The recontextualization of Yale’s Cross Campus Library as the Anne T. and Robert M. Bass Library presented a unique opportunity to consider the transformation of the university library in an age of digital information. Bass incorporates new models for study environments and state-of-the art systems within an often constraining preexisting structure located below one of Yale’s most ‘sacred’ spaces. This is one of the most heavily-used study environments on campus.
The new library not only provides facilities related to the collection but a variety of study options and promotes movement from the Sterling Memorial Library through Bass and the Cross Campus Green. Bass houses a 150,000 volume ‘intensive-use’ collection, circulation, reserve and staff facilities, open study areas, individual and group study rooms, classrooms, electronic classrooms and a study lounge/café which also serves as a social space for the university community. These functions occupy the structural shell of the former Cross Campus Library, which opened in 1970 and came to be underutilized, lacked current mechanical and information systems, and did not support current study patterns.
The project and renovation of related portions of the Sterling Memorial Library reinvented the former arrangement to accommodate current media, study and instruction models within an architectural environment that reinforces and resonates with the broader context of a significant Collegiate Gothic campus ensemble. The scope included the complete reconstruction of the underground library, a new ground-level entry pavilion at the green, redesign of the stair and tunnel sequence connecting Bass to historic Sterling Library, and an extensive furnishings program that includes custom designed lighting, furniture and decorative arts elements that exhibit a variety of expressions, from traditional to modern.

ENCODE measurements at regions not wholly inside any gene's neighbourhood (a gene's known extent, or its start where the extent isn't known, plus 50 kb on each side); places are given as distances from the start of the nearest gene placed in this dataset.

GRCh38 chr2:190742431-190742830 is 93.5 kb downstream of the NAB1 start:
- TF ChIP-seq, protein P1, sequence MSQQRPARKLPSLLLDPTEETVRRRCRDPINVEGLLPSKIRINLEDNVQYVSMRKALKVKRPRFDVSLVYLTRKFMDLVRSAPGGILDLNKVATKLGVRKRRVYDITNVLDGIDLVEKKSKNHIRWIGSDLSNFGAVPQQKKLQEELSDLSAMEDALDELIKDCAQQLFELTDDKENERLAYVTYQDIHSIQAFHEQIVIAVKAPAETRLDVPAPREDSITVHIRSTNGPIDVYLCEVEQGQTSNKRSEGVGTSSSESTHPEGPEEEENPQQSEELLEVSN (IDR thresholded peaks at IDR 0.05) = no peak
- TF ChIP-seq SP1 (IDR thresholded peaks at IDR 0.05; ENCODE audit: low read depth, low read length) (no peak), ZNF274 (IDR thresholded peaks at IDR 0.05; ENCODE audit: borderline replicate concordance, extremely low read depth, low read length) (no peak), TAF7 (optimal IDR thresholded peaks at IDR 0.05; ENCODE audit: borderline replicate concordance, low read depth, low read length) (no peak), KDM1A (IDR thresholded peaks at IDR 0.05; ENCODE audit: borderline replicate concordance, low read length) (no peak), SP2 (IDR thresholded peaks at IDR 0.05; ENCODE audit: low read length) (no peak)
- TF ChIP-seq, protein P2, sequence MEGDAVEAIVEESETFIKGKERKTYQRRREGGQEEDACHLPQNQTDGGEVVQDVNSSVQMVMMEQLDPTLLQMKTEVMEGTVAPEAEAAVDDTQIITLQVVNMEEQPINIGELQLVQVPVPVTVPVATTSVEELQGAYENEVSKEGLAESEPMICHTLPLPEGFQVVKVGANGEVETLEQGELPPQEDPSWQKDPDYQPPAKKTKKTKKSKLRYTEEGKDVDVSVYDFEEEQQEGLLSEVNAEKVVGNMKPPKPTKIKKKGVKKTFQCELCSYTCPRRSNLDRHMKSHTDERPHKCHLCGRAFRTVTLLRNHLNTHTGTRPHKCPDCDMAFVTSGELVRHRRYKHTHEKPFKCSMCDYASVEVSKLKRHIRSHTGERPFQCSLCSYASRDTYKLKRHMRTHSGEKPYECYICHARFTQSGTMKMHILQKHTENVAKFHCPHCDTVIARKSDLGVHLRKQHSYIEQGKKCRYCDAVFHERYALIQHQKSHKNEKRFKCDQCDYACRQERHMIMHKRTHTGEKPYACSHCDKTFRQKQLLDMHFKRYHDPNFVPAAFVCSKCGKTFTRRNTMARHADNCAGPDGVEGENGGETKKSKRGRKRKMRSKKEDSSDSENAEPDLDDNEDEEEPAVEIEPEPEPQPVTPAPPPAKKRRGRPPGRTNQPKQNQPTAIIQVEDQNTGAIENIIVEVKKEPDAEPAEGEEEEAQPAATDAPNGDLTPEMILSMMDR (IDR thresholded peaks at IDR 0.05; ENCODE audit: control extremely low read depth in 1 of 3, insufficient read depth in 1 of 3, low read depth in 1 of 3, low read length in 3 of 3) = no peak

A simple, legible organization around a central spine allows for spaces with a broad range of character and function to coexist within a cohesive ensemble. An open plan of structural piers, filled with glazed screens or paneled partitions are combined to allow separation with a visual continuity that relieves the often claustrophobic aspects of underground buildings. Prominent stairways and two-story high study spaces at the building’s perimeter provide visual and spatial continuity between the library’s two levels. Day-lit courtyards are surrounded by open study lounges.
A new pavilion and courtyard design allowed for the green space above to be restored to something closer to its original appearance, and new entrance courts situated along a major pedestrian path engage the library with the campus above. The above-ground presence of the library recalls its Collegiate Gothic neighbors, while below, a more transformative vocabulary suggests a loft-like undercroft for the quadrangle above.
Crittall steel windows comprise one of the defining architectural elements of the Library’s exterior and interior spaces. Crittall was used for all windows as well as interior partitions where visual continuity was desired but secure separation of spaces and acoustic privacy were also necessary. The system was enhanced with the application of custom-designed castings and rolled-steel profiles that, together with the standard extrusions, provide texture and scale and evoke Yale’s extraordinary examples of gates, grilles and ornamental metalwork.
Photography: Timothy Hursley
This case study is based on architectural comment and submitted entry photography for recent entry in our Crittall Architectural Prize